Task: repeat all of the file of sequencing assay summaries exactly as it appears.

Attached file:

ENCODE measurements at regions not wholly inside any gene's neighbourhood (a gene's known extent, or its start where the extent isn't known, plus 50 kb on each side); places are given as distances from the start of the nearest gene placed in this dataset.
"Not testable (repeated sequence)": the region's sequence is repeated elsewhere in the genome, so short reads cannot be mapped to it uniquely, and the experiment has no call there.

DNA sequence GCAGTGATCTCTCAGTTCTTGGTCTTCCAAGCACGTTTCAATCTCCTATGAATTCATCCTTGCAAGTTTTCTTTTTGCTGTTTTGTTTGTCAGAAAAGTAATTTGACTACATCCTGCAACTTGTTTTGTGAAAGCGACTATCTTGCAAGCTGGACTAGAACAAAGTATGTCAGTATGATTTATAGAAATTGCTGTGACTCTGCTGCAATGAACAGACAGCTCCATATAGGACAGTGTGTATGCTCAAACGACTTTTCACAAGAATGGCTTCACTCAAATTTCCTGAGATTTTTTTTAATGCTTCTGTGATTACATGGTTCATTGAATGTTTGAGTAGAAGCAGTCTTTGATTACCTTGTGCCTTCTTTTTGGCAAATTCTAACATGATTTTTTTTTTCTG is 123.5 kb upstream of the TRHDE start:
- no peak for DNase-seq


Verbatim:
ENCODE measurements at regions not wholly inside any gene's neighbourhood (a gene's known extent, or its start where the extent isn't known, plus 50 kb on each side); places are given as distances from the start of the nearest gene placed in this dataset.
"Not testable (repeated sequence)": the region's sequence is repeated elsewhere in the genome, so short reads cannot be mapped to it uniquely, and the experiment has no call there.

DNA sequence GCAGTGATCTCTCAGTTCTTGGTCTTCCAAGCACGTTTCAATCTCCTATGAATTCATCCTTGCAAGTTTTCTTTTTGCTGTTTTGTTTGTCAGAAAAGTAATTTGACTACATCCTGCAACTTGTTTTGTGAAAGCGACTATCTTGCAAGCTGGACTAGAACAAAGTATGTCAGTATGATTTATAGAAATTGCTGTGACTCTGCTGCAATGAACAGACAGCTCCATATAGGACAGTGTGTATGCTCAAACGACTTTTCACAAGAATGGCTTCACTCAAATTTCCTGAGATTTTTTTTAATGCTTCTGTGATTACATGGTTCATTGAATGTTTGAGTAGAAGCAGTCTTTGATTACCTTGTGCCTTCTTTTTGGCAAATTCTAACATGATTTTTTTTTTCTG is 123.5 kb upstream of the TRHDE start:
- no peak for DNase-seq